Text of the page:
The European Championships, from a footballing point of view, has been pretty good so far.
The Spanish have finally got into their stride after a less-than-convincing draw with Italy, the Russians and the Polish have looked inventive and industrious in equal measures and the Irish have, well, done what was expected of them.
And until tonight’s game with Sweden, I don’t want to pass any judgement on Roy Hodgson’s England side.
One area of the tournament which has been a massive let down is the punditry on both ITV and the BBC.
Whilst the commentators themselves are not bad – Clive Tyldesley may not be everyone’s cup of tea at domestic or European level but he is a comforting presence at major tournaments while the BBC’s roster of Guy Mowbray, Jonathan Pearce, Steve Wilson and Simon Brotherton are probably the best in the business – the level of so-called expert analysis is woeful.
The likes of Mark Bright, Jamie Carragher and Clarence Seedorf, with their knack of stating the obvious, is tiresome. And that is before I even start discussing Mark Lawrenson who should have been put out to pasture years ago.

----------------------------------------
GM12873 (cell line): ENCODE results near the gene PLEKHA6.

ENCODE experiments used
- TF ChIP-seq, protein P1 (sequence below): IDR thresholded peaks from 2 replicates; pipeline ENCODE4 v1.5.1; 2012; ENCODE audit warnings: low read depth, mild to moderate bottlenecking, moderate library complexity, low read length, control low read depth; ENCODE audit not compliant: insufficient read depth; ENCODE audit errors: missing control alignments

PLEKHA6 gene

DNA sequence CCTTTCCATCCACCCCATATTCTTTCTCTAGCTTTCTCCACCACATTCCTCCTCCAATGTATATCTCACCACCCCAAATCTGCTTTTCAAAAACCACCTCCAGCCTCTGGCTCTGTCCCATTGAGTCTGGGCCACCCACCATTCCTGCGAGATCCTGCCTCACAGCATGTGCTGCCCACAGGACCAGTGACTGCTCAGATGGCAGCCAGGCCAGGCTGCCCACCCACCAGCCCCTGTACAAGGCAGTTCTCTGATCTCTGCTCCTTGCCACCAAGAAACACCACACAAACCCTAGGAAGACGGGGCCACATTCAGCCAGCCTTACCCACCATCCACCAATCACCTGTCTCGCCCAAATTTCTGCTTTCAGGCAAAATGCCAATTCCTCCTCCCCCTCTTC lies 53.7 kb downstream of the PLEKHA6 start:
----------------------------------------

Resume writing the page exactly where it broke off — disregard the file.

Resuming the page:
I remember when Lawro used to be vaguely funny. Not anymore.
Our man in the Ukraine and Poland is reduced to bitter mumblings and making up nonsensical anagrams (his Together Everyone Achieves More raised a laugh from Pearce but a groan from across the nation no doubt!). It sounds like he doesn’t want to be there.
It’s not all bad news and I think Roy Keane’s refreshingly honest opinions add something to an otherwise drab ITV set-up fronted by quite possibly the luckiest man on TV Adrian Chiles.
Keane’s rapport with Gareth Southgate has an edge of tension to it but throw Peter Reid into the mix and I think you have the only bearable trio of pundits on our screens.
I may sound like I am creeping into Lawrenson mode here but I remember when TV punditry was an artform. Now it’s an excuse to leave the room!